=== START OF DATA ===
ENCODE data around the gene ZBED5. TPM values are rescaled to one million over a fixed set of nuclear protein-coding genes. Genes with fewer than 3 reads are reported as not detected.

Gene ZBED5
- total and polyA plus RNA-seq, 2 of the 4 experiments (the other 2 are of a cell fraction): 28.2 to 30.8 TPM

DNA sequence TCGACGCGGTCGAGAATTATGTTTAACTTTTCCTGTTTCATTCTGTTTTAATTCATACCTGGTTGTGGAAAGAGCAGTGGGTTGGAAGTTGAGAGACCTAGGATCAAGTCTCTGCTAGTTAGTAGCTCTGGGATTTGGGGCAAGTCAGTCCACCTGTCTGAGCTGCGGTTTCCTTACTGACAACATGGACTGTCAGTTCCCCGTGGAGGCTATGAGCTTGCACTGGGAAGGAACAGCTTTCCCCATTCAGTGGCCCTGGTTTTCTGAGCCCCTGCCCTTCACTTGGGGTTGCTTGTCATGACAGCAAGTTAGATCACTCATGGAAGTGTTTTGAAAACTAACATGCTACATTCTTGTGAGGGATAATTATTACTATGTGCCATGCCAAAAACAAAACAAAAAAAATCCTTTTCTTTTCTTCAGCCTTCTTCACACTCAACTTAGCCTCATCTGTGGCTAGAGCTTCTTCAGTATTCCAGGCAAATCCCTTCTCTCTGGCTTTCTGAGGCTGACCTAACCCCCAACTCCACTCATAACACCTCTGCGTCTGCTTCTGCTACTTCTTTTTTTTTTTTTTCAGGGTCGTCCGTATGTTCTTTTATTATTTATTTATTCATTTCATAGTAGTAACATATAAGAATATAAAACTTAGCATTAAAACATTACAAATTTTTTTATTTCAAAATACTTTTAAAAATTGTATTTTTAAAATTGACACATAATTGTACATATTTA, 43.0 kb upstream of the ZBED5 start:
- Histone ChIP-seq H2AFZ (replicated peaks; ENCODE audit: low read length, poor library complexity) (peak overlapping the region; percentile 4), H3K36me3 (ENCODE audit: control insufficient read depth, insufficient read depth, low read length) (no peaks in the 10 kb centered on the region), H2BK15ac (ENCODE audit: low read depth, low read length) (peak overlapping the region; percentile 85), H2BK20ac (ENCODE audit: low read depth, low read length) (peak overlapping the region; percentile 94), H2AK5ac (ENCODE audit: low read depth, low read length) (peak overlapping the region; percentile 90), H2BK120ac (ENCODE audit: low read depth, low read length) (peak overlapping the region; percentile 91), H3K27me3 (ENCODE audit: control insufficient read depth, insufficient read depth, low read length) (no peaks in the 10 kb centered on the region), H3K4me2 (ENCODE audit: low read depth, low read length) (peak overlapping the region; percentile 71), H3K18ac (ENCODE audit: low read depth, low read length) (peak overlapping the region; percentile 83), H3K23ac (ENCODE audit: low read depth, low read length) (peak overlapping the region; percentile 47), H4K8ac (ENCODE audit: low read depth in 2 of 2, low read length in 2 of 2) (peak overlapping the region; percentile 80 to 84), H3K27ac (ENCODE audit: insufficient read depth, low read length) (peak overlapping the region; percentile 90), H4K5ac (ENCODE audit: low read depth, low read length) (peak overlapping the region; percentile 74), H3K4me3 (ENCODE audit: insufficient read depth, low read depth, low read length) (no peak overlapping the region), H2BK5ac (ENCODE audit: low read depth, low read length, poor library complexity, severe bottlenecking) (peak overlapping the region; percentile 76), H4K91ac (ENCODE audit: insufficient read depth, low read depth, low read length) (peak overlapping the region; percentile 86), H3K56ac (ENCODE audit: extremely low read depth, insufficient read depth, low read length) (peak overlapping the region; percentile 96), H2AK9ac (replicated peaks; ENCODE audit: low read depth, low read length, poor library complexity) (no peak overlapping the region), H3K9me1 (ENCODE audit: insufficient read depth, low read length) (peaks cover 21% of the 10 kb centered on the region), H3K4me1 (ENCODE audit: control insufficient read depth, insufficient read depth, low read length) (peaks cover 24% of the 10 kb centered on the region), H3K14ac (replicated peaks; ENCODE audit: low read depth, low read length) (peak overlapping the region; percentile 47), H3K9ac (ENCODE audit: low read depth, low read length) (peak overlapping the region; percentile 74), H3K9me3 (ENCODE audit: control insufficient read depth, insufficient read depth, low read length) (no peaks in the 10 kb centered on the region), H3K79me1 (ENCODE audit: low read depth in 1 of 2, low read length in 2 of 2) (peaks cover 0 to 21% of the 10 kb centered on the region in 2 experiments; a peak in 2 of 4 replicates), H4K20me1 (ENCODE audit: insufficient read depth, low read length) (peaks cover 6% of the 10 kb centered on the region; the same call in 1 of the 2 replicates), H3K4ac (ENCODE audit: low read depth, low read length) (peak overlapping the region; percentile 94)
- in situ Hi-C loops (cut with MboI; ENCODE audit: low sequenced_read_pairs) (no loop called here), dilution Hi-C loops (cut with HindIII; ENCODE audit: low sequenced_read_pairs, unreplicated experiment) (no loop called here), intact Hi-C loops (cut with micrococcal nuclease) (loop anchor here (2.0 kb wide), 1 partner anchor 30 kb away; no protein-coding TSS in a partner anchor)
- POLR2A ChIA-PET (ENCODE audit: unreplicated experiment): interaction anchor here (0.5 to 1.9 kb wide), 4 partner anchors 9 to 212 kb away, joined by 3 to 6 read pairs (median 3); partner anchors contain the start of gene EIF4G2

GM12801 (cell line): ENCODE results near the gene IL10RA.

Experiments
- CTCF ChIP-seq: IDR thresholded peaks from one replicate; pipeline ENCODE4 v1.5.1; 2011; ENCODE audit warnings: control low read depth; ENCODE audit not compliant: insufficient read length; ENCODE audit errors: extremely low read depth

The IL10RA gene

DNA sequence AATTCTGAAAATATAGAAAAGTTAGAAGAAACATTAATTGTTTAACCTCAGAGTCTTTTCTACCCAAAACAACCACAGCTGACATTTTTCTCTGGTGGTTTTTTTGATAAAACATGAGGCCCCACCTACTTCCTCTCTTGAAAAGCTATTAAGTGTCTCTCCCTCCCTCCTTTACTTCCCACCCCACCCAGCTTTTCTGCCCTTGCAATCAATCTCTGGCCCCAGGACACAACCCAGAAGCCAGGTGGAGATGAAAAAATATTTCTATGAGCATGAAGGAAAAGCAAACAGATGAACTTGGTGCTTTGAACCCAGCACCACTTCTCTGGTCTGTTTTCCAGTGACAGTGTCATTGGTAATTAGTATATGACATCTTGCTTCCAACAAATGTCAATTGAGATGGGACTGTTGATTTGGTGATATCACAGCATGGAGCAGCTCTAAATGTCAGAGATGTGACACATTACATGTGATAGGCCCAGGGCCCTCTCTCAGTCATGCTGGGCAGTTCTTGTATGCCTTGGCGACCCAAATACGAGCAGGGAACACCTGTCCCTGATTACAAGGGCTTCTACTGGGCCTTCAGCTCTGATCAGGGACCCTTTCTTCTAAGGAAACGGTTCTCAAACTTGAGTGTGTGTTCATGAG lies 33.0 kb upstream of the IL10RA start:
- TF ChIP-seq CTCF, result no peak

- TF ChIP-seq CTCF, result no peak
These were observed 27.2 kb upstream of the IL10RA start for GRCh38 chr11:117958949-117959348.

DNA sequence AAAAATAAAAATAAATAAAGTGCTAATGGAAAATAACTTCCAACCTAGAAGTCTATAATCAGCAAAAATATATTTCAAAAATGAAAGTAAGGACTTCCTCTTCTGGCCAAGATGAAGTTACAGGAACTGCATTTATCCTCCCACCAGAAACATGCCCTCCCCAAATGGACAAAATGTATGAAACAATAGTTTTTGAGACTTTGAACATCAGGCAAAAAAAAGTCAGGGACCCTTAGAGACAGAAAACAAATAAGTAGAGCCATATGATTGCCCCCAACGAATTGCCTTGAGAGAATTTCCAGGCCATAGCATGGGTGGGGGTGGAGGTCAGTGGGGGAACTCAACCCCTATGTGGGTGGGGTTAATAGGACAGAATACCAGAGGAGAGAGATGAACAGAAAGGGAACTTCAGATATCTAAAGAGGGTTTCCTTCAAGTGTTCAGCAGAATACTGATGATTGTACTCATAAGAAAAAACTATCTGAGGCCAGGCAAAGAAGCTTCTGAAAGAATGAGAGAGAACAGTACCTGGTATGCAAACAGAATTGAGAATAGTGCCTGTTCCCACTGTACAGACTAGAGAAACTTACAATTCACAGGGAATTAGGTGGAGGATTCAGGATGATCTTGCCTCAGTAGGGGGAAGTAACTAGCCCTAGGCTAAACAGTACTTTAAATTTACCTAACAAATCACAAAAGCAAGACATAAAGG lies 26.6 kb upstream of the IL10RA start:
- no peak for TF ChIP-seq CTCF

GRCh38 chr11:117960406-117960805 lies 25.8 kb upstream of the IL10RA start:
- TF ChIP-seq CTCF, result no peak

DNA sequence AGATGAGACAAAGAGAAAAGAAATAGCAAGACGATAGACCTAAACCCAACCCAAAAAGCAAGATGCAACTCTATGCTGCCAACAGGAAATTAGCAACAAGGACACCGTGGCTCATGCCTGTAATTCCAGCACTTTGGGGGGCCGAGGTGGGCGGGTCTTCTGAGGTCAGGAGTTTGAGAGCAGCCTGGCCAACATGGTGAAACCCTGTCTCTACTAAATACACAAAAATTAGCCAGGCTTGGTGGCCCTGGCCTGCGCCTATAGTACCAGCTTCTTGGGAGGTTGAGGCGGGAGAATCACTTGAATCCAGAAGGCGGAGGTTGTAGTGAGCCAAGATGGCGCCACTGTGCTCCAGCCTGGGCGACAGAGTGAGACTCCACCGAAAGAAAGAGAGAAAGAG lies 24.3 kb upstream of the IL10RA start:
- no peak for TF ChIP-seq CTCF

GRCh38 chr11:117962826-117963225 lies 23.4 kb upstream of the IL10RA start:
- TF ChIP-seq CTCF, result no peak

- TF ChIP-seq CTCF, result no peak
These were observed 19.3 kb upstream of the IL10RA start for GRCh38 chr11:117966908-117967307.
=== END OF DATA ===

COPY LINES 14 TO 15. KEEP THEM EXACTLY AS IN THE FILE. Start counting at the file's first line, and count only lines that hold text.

- TF ChIP-seq CTCF, result no peak
These were observed 27.2 kb upstream of the IL10RA start for GRCh38 chr11:117958949-117959348.